Managing diversity entails establishment of work based practices that allow each individuals to collectively bring in diverse and unique qualities and competencies to the work place that would allow for better problem solving, conflict resolution, team work and faster achievement of the work objectives of the organisation. Thus managing diversity cuts down on cost and saves time and helps to allocate resources in an effective manner. Ignoring diversity causes a lot of problems on the organisation from attrition to work place conflicts that often results in litigation. Some of the consequences of not effectively managing diversity is the rise of tensions arising out of cultural differences of the different people involved in work (Colbert, 2004). For example in the NHS which failed to utilise diversity properly, led to the creation of small power groups or cartels of employees of a particular background within the organisation. These groups were formed among the individuals belonging to the same ethnic group and the cause of such formation is that the management turned a blind eye to their problems and grievances and as a result they lost complete faith in the management of the organisation. On the other hand in the organisation of Tesco which has managed to handle diversity effectively the groups of employees of different ethnic backgrounds work together in a peaceful and cooperative manner without any tensions and grievances whatsoever. The skills and talents of many employee are put together to achieve the broader aims and goals of the organisation (Daley, 2006). Thus the company Tesco has been successful in being able to handle and manage diversity and this has leveraged its position in the industry as a market leader. It has been able to retain talent and the valuable human resources that it has got.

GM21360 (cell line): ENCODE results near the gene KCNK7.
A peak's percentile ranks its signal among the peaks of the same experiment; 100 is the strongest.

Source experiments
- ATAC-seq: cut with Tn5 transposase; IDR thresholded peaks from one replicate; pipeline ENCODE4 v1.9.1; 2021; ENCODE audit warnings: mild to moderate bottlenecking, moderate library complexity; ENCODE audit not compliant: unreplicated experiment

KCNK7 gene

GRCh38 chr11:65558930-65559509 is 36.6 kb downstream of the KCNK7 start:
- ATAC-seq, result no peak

Measuring the performance of the executives and the workers is essential to maintain a certain quality of service and product design and such monitoring of performance is to be carried out from time to time to ensure compliance to the work standards. In Tesco there are periodic appraisals done for each and every worker and executives by the senior managers to see that they are carrying out their duties and tasks to the best of their ability and deliver high quality of service to the organisation and the customers (Snow & Snell, 2011). Periodic feedbacks are taken from time to time from the customers asking them to relate how the store managers and the shop floor staffs are doing their duties , whether they are helping them to make their purchase decisions easier and also guiding them towards making the right purchase of items according to their needs and requirements. The shop floor employees are expected to be courteous towards all the customers who come to the stores and retail outlets to make their purchases and help them in any way they can so as to enable them to make an informed choice about the goods and services purchased (Datta et al.2005). The company rewards the high performers with bonuses and increments so that they get the encouragement to perform even better and deliver a higher a level of performance. Those who are failing to deliver effective service to the customers are given warnings and adequate time to correct them before more stringent actions are taken against them that might have severe consequences.